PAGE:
When we see the coming and going of schools as just the market at work, we're in trouble.


State legislatures should insure that a variety of college courses are available, for free, on every high school campus and that the state also make courses on college campuses available at no cost to students. This gives students a "leg up" and also helps them develop the kind of "academic momentum" that increases high school graduation rates, as well as completion rates at a one, two or four year college program.


For all our preaching about democracy, we are strangely reluctant to practice it in schools, says Deborah Meier.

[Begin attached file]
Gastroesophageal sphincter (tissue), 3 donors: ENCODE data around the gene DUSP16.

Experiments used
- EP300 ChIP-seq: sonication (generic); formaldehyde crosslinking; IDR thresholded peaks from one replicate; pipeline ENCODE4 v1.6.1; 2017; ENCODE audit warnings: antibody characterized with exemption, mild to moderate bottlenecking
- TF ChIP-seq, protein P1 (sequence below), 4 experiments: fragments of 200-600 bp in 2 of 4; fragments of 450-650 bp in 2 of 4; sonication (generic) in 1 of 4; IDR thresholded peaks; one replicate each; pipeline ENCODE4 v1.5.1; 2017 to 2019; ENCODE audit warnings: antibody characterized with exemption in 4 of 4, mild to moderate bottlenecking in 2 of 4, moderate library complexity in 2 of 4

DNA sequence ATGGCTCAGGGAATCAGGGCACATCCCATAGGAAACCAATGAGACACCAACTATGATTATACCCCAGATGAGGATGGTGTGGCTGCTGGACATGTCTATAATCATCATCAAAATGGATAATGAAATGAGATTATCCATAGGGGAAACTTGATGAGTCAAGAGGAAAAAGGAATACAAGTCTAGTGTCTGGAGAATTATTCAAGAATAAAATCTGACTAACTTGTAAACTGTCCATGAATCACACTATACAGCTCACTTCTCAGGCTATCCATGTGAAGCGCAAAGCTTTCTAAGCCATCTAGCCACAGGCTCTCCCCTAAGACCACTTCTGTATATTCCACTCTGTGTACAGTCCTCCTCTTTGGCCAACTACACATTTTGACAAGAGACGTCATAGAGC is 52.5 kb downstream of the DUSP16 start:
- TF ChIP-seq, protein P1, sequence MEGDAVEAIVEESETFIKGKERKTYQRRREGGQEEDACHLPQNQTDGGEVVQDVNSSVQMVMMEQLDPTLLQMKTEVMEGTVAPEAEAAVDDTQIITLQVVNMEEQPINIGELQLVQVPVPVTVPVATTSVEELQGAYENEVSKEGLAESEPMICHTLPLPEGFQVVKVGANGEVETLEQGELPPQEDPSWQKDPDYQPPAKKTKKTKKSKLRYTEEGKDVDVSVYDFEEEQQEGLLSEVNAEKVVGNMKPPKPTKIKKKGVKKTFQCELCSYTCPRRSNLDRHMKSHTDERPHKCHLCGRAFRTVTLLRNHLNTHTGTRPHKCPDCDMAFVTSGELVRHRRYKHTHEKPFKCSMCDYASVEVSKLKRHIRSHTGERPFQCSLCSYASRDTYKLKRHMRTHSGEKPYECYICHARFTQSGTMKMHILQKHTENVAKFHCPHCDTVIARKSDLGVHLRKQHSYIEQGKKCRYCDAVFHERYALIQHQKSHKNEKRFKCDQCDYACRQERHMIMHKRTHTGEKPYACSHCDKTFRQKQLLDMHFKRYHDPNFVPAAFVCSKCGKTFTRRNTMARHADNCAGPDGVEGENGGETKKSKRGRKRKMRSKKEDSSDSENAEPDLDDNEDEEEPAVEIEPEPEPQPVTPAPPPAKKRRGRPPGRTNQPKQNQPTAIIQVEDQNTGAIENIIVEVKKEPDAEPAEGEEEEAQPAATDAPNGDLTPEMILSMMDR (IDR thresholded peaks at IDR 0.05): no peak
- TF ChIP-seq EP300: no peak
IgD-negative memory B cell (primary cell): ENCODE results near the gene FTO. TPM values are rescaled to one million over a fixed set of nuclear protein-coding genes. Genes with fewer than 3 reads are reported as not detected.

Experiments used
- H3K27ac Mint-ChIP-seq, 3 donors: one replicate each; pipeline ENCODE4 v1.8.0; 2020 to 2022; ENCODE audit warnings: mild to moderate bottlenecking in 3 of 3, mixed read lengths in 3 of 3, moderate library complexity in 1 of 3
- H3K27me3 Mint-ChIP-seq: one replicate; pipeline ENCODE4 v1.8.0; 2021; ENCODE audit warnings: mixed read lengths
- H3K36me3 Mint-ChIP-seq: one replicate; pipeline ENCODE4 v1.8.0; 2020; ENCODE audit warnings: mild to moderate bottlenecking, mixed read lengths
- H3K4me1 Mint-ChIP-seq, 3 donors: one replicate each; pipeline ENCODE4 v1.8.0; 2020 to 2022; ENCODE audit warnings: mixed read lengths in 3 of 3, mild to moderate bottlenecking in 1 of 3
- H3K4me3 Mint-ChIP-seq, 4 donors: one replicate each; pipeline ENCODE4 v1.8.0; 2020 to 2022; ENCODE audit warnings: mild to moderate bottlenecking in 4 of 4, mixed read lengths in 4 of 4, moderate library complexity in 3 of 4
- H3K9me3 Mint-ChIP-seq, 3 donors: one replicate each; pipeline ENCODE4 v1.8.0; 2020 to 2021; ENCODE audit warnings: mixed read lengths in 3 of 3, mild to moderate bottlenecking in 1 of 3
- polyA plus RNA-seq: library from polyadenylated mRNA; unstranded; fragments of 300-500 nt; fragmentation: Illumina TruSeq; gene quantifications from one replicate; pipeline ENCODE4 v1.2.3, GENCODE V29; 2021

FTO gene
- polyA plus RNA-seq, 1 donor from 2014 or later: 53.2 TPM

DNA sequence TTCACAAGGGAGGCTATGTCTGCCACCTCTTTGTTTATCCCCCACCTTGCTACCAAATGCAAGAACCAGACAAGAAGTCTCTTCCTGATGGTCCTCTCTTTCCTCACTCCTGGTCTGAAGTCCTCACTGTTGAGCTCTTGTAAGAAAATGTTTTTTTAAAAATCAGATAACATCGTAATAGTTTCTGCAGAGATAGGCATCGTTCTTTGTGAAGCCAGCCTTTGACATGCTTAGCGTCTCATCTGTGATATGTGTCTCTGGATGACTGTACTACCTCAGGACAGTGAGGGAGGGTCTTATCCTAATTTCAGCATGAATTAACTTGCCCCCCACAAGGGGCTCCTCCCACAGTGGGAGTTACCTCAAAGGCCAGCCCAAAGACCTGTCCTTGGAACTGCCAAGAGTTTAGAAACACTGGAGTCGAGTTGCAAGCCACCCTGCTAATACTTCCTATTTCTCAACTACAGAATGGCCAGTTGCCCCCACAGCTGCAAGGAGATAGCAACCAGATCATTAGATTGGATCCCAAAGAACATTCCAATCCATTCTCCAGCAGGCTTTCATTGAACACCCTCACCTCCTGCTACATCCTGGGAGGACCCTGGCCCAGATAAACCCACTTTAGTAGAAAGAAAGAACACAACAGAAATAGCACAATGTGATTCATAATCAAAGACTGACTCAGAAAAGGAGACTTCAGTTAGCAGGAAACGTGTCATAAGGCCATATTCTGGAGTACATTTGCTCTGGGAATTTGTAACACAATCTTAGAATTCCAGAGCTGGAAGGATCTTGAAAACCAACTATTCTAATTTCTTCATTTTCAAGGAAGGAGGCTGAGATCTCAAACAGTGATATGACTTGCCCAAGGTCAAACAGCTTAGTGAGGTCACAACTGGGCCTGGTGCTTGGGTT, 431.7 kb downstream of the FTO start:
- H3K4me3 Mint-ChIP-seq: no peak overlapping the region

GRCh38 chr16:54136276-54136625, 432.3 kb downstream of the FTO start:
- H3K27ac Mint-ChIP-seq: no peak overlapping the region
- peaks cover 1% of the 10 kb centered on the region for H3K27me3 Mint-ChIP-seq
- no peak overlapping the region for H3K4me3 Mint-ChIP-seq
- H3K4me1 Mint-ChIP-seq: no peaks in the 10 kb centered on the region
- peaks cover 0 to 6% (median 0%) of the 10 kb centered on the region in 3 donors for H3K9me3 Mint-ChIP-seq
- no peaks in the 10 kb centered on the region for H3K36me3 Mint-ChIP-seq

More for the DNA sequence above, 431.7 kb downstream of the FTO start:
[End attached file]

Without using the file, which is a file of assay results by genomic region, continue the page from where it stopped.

We agree that if you want a distinctive school to last, you need to develop other professional staff who can lead.


Developing the best habits of citizenship in a democracy is the central task of K-12 schooling—if we still honor democracy.


The opinions expressed in Bridging Differences are strictly those of the author(s) and do not reflect the opinions or endorsement of Editorial Projects in Education, or any of its publications.

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